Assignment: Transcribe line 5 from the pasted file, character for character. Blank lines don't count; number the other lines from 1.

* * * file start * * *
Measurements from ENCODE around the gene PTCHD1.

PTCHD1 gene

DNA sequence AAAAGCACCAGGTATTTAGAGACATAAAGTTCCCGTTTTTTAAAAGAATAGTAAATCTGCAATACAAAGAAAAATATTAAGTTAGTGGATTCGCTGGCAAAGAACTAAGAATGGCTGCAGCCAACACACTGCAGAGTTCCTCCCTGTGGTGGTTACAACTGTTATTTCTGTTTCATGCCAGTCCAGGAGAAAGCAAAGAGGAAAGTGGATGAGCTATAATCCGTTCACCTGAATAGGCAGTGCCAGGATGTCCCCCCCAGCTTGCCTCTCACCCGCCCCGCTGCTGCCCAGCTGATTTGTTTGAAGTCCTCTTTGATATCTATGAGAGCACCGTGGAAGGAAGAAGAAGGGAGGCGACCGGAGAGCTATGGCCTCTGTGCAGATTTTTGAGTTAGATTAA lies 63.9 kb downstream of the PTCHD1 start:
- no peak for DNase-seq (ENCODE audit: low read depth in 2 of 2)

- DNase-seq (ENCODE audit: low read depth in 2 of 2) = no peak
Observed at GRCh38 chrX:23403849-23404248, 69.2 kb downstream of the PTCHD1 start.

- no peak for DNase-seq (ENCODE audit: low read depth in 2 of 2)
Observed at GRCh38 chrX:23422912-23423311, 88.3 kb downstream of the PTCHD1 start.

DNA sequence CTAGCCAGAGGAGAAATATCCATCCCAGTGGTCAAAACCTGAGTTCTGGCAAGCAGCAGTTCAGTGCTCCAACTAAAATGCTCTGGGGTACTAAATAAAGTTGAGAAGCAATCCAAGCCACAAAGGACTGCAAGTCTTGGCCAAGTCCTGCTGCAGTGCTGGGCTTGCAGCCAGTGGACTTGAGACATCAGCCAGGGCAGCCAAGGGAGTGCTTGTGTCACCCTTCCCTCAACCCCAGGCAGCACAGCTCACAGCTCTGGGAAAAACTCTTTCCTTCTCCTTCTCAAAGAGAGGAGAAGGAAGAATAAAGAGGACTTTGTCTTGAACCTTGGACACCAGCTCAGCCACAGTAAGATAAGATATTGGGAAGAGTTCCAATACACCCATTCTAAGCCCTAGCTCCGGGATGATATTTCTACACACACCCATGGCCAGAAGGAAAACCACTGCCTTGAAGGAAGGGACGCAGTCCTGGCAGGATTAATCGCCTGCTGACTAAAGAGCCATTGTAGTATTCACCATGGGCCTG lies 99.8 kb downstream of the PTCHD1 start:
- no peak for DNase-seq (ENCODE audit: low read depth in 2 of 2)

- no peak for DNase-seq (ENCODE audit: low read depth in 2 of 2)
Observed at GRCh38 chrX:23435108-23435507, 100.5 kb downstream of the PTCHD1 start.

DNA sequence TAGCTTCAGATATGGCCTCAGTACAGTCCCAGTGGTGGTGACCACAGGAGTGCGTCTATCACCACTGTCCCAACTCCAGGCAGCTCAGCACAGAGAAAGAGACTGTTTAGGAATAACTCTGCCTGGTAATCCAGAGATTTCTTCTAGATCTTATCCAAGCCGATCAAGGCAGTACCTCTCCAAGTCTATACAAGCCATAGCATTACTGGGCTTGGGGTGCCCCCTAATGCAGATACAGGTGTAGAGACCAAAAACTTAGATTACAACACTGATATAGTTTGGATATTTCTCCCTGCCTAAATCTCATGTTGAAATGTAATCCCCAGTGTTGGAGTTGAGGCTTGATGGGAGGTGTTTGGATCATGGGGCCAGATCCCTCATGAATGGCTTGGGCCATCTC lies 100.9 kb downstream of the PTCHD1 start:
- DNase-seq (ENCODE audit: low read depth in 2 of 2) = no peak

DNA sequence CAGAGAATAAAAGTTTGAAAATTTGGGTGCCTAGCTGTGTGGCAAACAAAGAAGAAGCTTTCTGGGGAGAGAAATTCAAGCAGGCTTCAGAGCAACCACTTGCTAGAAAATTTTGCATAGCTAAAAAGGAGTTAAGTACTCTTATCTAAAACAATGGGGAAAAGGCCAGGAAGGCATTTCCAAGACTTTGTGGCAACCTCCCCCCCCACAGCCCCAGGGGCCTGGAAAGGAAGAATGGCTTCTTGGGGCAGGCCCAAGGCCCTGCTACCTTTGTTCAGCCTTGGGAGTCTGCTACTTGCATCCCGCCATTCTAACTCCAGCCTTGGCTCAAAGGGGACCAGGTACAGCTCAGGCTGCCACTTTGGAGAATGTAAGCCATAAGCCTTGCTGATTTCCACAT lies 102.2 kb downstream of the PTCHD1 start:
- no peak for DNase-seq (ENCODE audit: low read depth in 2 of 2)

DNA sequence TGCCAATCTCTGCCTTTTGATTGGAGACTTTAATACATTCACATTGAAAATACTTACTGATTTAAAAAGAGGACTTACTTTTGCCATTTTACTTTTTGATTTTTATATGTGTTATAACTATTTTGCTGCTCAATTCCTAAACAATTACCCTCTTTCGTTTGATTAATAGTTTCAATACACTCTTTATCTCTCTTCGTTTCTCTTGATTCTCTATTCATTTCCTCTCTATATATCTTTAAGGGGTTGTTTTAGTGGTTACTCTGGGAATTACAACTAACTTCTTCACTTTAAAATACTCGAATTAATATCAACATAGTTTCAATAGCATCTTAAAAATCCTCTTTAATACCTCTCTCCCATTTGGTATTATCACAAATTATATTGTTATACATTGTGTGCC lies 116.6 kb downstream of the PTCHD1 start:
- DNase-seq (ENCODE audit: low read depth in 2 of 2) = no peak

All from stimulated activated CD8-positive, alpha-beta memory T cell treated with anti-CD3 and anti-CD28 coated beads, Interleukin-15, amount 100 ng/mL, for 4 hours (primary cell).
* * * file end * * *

- DNase-seq (ENCODE audit: low read depth in 2 of 2) = no peak